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Class Size and Class Heterogeneity

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  • Giacomo De Giorgi
  • Michele Pellizzari
  • William Gui Woolston

Abstract

We study how class size and class composition affect the academic and labor market performance of college students, two crucial policy questions given the secular increase in college enrollment. Our identification strategy relies on the random assignment of students to teaching classes. We find that a one standard deviation increase in class-size results in a 0.1 standard deviation deterioration of the average grade. Further, the effect is heterogeneous as it is stronger for males and lower income students. Also, the effects of class composition in terms of gender and ability appear to be inverse U-shaped. Finally, a reduction of 20 students (one standard deviation) in one's class size has a positive effect on monthly wages of about 80 Euros (115 USD) or 6% over the average.

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Bibliographic Info

Paper provided by National Bureau of Economic Research, Inc in its series NBER Working Papers with number 16405.

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Date of creation: Sep 2010
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Publication status: published as Giacomo De Giorgi & Michele Pellizzari & William Gui Woolston, 2012. "Class Size And Class Heterogeneity," Journal of the European Economic Association, European Economic Association, vol. 10(4), pages 795-830, 08.
Handle: RePEc:nbr:nberwo:16405

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References

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  1. Paul Oyer, 2006. "Initial Labor Market Conditions and Long-Term Outcomes for Economists," Journal of Economic Perspectives, American Economic Association, vol. 20(3), pages 143-160, Summer.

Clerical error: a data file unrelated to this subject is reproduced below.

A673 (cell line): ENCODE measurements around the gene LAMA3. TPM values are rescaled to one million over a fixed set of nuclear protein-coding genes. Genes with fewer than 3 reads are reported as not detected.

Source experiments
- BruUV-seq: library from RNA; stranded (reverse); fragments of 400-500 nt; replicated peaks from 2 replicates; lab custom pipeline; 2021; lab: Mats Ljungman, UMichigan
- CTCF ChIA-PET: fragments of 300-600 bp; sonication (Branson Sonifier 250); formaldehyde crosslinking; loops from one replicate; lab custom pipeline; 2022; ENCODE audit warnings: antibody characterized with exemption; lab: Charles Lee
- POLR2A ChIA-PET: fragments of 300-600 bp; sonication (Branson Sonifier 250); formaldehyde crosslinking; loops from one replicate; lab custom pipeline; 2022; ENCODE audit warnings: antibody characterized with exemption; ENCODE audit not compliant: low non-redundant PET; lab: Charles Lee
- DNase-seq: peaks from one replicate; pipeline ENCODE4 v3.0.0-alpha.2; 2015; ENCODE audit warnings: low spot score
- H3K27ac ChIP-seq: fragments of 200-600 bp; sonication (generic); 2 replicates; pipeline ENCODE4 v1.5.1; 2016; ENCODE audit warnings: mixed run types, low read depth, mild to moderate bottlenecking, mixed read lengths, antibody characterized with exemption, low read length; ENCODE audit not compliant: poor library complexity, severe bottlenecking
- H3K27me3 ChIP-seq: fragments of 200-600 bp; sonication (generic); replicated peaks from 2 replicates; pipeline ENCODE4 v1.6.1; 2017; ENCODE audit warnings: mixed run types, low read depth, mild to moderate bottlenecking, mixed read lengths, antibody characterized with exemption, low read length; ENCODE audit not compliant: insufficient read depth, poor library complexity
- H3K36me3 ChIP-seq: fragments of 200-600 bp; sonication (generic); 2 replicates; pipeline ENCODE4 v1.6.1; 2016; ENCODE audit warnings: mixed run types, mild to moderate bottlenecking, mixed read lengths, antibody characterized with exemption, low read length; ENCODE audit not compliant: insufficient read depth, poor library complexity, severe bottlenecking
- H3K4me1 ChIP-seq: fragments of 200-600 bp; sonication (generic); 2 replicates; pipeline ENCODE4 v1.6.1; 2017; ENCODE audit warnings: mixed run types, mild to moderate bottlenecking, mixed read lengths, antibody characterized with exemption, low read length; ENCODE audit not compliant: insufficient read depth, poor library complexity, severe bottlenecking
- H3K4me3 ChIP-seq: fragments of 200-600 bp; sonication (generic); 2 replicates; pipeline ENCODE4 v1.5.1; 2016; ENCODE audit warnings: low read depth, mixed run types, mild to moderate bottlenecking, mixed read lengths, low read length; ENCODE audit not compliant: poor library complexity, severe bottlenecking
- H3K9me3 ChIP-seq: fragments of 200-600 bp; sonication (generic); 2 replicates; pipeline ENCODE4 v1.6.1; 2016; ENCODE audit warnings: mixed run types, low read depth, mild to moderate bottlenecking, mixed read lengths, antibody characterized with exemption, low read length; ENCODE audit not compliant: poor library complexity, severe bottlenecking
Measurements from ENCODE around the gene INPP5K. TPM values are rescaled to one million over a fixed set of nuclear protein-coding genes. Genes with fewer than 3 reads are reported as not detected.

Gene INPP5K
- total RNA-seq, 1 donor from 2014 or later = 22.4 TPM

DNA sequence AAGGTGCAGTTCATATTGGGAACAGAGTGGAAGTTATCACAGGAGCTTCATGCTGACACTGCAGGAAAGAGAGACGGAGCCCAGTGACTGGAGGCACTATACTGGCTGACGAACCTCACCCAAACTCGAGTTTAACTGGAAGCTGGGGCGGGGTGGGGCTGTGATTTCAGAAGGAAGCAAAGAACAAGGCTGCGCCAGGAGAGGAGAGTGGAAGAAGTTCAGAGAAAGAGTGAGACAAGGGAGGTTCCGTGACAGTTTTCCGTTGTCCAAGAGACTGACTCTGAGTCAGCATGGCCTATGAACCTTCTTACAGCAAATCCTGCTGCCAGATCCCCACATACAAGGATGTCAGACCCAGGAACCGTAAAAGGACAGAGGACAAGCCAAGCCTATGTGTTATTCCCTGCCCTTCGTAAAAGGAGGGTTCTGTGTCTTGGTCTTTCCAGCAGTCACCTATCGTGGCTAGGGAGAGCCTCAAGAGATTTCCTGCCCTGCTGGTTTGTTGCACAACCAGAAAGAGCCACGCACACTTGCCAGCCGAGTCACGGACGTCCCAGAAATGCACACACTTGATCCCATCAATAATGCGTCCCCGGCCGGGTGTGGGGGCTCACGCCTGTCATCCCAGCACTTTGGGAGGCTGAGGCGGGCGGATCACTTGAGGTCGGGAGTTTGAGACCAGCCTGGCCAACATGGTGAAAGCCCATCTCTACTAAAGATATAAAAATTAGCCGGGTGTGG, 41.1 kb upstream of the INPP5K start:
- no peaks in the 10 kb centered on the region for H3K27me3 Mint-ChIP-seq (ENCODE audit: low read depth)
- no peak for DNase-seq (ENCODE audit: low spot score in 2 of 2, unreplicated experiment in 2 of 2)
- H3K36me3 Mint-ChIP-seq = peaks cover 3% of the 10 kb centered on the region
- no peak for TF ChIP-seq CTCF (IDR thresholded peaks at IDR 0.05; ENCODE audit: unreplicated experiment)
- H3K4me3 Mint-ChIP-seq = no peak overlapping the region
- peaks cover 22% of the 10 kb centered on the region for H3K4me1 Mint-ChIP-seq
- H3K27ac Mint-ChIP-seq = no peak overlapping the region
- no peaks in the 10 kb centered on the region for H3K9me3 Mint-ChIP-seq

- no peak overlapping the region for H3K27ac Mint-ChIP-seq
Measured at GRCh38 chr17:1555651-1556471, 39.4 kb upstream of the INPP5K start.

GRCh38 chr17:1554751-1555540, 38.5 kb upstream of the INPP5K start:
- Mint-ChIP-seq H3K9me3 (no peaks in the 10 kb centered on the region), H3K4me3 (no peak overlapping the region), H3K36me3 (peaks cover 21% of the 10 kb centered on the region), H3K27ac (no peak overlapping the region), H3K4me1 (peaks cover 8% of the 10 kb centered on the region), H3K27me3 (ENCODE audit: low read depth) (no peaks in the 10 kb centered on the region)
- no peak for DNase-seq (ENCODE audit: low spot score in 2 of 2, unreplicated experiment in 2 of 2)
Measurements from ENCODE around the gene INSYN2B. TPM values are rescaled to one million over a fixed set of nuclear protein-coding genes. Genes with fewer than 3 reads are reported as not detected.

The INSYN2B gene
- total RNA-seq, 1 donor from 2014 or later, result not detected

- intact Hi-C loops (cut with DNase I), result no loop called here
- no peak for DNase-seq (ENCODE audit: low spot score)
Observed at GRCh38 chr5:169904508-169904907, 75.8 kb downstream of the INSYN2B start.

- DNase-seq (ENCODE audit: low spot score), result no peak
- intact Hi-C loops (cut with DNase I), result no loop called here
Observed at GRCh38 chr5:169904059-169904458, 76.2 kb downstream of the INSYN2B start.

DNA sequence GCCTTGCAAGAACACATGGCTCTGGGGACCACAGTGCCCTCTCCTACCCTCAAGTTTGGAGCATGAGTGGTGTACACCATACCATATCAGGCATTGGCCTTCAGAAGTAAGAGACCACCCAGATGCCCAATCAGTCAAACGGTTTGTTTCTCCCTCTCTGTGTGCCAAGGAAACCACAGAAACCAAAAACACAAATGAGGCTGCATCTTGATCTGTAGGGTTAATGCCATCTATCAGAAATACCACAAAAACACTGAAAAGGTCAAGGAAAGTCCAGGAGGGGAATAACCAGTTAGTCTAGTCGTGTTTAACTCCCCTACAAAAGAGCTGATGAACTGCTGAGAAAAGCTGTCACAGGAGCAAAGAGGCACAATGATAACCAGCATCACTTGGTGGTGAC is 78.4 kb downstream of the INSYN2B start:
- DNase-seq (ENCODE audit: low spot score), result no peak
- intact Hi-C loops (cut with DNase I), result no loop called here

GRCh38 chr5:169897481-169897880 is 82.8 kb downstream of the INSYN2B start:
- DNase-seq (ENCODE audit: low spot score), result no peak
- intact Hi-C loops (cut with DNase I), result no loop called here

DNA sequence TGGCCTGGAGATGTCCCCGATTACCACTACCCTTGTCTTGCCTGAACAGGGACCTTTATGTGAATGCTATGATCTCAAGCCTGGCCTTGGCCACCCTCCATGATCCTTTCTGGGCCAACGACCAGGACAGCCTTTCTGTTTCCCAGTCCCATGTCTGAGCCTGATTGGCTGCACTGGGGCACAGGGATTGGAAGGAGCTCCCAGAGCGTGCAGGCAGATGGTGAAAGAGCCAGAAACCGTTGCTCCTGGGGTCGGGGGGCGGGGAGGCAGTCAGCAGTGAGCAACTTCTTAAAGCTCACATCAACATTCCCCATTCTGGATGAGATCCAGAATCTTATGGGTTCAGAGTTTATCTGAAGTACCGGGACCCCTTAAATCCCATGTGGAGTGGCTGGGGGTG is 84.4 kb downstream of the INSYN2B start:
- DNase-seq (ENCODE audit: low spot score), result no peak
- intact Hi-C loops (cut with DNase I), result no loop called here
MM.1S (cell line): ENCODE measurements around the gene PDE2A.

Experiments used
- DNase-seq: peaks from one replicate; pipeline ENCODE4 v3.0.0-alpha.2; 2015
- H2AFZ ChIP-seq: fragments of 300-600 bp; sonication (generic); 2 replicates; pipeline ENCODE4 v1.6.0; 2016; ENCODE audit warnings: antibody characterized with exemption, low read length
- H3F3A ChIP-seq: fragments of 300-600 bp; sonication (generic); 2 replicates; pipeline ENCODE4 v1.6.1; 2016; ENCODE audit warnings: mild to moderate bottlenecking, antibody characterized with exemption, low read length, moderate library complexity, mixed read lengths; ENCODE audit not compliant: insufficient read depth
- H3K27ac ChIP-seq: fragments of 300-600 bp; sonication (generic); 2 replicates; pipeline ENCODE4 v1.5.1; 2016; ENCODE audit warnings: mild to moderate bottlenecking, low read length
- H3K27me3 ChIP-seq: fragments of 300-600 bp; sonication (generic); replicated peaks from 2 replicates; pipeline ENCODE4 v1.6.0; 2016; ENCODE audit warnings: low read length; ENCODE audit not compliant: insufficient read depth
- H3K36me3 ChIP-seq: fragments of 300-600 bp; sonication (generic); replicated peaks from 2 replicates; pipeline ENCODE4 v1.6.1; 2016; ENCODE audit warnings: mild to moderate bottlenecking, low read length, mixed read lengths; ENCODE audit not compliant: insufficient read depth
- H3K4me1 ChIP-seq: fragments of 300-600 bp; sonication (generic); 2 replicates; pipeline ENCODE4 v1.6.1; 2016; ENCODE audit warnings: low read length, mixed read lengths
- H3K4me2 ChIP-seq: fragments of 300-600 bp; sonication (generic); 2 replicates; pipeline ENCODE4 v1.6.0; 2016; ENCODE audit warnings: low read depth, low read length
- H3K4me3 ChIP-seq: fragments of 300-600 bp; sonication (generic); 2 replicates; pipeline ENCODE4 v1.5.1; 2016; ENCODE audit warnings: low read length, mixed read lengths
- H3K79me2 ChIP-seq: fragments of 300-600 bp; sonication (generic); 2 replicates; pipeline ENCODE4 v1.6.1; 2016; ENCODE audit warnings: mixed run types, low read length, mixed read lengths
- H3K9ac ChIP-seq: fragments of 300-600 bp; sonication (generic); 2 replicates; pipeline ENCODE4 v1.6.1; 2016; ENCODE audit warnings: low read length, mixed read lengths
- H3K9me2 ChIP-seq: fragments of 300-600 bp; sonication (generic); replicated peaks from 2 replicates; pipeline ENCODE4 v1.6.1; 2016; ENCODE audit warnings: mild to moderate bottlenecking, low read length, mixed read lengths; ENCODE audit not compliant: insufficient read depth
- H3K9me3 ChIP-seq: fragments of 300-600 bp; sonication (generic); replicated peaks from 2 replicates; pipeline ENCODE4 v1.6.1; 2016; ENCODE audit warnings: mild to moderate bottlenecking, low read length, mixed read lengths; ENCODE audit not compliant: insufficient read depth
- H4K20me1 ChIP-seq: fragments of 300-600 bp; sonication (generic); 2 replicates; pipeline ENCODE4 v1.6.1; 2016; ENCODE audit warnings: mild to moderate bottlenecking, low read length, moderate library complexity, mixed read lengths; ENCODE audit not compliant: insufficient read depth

2. Scott E. Carrell & Richard L. Fullerton & James E. West, 2009. "Does Your Cohort Matter? Measuring Peer Effects in College Achievement," Journal of Labor Economics, University of Chicago Press, vol. 27(3), pages 439-464, 07.
  3. Sloan, Frank A & Reilly, Bridget A & Schenzler, Christoph, 1995. "Effects of Tort Liability and Insurance on Heavy Drinking and Drinking and Driving," Journal of Law and Economics, University of Chicago Press, vol. 38(1), pages 49-77, April.
  4. Jonathan Guryan & Kory Kroft & Matt Notowidigdo, 2007. "Peer Effects in the Workplace: Evidence from Random Groupings in Professional Golf Tournaments," NBER Working Papers 13422, National Bureau of Economic Research, Inc.
  5. De Giorgi, Giacomo & Pellizzari, Michele & Redaelli, Silvia, 2007. "Be as Careful of the Books You Read as of the Company You Keep: Evidence on Peer Effects in Educational Choices," IZA Discussion Papers 2833, Institute for the Study of Labor (IZA).
  6. Bandiera, Oriana & Larcinese, Valentino & Rasul, Imran, 2009. "Heterogeneous Class Size Effects: New Evidence from a Panel of University Students," IZA Discussion Papers 4496, Institute for the Study of Labor (IZA).